When the Electrician came it was certainly a learning experience. One thing was for sure, and that was the fact that there was no need for an electrician. Only the most un-handy people should call to have an outlet installed. Essentially there was conduit* run along the ceiling in the basement of the building, in order to give the wire an osha approved route to the new 220 volt outlet that would reside about 25 linear feet away from the circuit box. Laying out the conduit was an easy task, sometimes a bend needed to made in the conduit, or a clip needed to be screwed into the ceiling – but overall it is a very simple and extremely basic task, imagine routing a water hose around a few corners and nailing it to your ceiling. After he routed the conduit, then the three wires were pulled through, this again is only a matter of pushing the (very rigid) wires through the newly secured conduit route. There were three wires to begin with, a positive (red), a negative(black), and a neutral(green). These wires – once pushed through were then fastened (hard-wired?) into the circuitry of the units electrical panel, which consisted of making sure the switch was in the OFF position, and then putting the red to one of the contacts, the black to the other contact and the green to the grounding area, which is a separate area that looks like an aluminum strip with many holes drilled into it – opposite the actual black panel of switches. Again, this was what was thought to be the dangerous part that would decide fate, but as long as you make sure your switch is in the OFF position there is nothing to worry about.

So the wiring is in place in the electrical panel, the conduit is up, the three wires are through the conduit and coming up to the new outlet. While the circuit switch is still in the OFF position complete the outlets wiring, which is surprisingly self-explanatory. However where it gets confusing is that the wire (cable, it’s a very large set of wires – four of them) coming off and out of the actual motor had four wires.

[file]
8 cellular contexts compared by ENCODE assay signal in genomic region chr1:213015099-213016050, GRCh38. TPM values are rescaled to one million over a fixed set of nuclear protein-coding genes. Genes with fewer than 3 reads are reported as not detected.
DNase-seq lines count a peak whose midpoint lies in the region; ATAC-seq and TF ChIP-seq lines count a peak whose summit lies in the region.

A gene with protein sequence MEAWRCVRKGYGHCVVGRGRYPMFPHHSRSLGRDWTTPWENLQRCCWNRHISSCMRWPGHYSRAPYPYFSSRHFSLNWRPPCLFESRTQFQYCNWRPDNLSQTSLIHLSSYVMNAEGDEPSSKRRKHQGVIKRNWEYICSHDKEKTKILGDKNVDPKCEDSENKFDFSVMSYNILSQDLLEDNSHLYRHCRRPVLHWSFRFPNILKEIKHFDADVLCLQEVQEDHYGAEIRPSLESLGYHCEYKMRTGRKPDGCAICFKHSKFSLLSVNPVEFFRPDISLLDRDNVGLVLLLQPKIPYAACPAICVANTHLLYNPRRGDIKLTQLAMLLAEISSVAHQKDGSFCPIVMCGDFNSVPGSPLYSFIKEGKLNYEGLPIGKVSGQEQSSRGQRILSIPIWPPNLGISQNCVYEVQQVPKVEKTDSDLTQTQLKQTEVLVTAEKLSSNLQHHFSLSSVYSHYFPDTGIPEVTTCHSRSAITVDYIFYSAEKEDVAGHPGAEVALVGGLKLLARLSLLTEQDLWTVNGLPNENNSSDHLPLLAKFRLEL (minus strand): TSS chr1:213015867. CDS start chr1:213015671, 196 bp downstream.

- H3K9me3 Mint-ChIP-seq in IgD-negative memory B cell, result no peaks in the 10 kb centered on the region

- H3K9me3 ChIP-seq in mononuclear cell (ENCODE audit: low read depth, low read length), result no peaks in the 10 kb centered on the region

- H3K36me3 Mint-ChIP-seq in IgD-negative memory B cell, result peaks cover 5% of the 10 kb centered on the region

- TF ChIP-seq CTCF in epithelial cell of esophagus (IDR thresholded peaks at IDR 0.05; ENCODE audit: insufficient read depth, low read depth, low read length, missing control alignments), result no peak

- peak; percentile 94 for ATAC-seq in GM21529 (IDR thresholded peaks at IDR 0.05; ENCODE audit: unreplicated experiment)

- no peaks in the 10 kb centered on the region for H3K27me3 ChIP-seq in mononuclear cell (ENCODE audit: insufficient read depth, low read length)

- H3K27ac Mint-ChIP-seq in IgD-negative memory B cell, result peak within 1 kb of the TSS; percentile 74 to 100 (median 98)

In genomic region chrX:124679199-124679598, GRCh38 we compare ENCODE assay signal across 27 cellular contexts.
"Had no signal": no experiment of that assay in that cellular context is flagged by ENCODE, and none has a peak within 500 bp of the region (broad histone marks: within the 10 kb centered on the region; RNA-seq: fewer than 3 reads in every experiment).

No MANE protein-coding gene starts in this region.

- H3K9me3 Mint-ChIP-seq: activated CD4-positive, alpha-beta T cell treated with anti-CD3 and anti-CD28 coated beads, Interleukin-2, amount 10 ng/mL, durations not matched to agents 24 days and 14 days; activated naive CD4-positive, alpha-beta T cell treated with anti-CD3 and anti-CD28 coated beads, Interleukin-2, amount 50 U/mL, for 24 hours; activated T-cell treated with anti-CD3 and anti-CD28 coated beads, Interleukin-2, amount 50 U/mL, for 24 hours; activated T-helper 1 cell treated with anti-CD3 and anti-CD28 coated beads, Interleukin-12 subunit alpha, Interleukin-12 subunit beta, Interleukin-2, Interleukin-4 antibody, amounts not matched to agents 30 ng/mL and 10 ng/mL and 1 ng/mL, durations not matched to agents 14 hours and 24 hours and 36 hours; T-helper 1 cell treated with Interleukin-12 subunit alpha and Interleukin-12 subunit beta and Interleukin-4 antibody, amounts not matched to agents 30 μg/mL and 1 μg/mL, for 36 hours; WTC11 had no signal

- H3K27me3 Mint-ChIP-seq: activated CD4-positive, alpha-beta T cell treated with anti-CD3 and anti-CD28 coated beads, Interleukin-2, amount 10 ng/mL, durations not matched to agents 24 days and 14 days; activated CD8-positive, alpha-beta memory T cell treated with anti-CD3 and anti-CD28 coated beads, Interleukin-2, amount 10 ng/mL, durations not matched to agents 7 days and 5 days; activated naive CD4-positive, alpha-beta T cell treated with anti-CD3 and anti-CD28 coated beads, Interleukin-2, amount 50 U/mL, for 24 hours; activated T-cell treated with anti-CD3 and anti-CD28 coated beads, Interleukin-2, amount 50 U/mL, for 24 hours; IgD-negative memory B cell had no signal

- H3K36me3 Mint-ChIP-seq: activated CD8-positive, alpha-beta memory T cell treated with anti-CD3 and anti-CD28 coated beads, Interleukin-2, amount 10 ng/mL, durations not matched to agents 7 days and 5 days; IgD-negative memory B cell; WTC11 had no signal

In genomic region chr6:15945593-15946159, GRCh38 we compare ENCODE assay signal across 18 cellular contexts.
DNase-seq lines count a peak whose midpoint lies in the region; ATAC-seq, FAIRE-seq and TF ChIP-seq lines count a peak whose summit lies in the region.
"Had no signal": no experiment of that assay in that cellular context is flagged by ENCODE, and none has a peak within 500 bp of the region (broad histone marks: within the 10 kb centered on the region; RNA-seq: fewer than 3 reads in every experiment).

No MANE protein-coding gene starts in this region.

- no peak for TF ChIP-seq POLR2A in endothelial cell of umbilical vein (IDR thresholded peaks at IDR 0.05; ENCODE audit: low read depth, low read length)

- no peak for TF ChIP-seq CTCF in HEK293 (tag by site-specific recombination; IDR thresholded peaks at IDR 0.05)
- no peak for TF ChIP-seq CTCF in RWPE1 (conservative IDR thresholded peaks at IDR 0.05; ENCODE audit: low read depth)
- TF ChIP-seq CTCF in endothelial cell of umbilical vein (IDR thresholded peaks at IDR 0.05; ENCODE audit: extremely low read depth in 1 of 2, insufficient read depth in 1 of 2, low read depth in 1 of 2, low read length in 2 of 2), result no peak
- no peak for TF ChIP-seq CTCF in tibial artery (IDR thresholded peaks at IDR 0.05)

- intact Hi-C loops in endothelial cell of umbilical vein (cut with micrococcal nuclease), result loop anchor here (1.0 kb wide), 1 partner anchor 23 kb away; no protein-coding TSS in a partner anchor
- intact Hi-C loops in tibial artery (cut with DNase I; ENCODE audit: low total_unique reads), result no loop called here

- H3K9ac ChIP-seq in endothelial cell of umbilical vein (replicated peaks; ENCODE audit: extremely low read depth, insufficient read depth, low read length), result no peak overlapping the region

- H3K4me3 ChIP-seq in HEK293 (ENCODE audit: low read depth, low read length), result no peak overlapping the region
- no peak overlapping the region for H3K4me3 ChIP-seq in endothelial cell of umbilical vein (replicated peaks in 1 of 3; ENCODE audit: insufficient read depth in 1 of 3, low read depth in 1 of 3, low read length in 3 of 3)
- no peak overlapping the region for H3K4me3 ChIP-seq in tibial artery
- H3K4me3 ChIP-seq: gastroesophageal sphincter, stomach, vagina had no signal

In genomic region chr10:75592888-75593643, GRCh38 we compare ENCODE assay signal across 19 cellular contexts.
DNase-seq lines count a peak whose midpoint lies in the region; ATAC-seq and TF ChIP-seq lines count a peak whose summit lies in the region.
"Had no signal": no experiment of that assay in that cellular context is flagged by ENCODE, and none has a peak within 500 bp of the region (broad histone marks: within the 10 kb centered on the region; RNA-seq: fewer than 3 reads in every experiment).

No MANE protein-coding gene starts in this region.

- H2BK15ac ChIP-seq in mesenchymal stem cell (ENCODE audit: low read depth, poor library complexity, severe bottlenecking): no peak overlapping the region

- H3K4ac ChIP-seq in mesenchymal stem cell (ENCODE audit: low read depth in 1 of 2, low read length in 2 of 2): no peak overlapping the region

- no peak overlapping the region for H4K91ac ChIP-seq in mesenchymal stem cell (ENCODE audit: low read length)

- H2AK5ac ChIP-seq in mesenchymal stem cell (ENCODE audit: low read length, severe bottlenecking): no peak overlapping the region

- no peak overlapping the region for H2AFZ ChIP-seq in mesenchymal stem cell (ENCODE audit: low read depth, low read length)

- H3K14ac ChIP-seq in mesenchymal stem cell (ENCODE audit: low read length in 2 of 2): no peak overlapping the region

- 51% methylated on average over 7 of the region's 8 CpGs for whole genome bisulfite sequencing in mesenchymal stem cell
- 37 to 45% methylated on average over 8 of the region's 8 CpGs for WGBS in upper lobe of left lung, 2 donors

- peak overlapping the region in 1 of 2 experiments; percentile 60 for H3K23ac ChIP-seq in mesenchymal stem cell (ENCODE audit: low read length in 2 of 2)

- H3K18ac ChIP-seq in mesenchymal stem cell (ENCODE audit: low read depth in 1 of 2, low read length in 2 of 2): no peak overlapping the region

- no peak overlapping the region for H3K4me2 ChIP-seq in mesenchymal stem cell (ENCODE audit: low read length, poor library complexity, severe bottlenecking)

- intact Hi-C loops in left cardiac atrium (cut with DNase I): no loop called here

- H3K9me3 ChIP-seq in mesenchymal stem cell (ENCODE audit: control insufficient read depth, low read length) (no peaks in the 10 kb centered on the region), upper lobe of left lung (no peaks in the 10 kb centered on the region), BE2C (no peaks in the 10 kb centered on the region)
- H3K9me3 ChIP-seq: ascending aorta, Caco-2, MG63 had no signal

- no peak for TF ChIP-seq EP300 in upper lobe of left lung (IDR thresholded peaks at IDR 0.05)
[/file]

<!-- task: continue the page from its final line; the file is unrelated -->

[Apparently there are many different configurations of outlets – male and female. Obviously most all of them (all of them really) consist of a positive wire and a negative wire (red and black commonly), and from there, possibly a ground, and maybe a neutral. So you could have a 2-wire plug (pos & neg only), a 3-wire plug (pos + neg & ground), or a 4 wire plug (pos + neg + ground & neutral). Also, the ground and neutral are seemingly the same thing, or at least serve a similar purpose.]

The Brother DB2-B791-015 has (had) a 4-wire (2-pole) connection for the outlet wiring. Therefore it had a red, black, green, and white wire underneath it’s sheath. The red equals positive, the black equals negative, the green equals ground, and the white equals neutral. This was simple in theory except for the fact that a 4-wire male plug was almost inexistent. No hardware store or larger home improvement center had such a thing. Online there were supposed 4-wire male outlets, but they were not of the 2-pole type. Introducing the next question, apparently the poles are part of the 2, 3, 4, wiring question. So while it was possible to find a 4-wire – 3-pole male outlet plug, there was no such thing as a 4-wire – 2-pole male outlet plug. From this experience it is assumed that the 4-wire – 2-pole male outlet plug is an outdated, or outmoded system. This may be due to the difference between 110 volt outlets and 220 volt outlets and whether or not 220 volt outlets were the common thing when this particular motor was considered the most latest of servo motor technology. All of this of course is a complete mystery and any questions are usually three part questions. The answers to these questions are few and far between.

*Conduit – According to code, conduit can be galvanized steel pipe or plastic pipe. Metal conduit comes in three types: rigid (often preferred for outdoor use), intermediate, and electrical metal tubing (EMT) – a newer type popular for house wiring. Standard conduit diameters are 1/2 3/4″ 1″ and 1-1/4″. There are fittings to join conduit for straight runs and at 45-degree angles. The material is bent with a tool called a hickey. This excerpt was taken from, http://www.rusticgirls.com/electrical/wires-wiring-3.html

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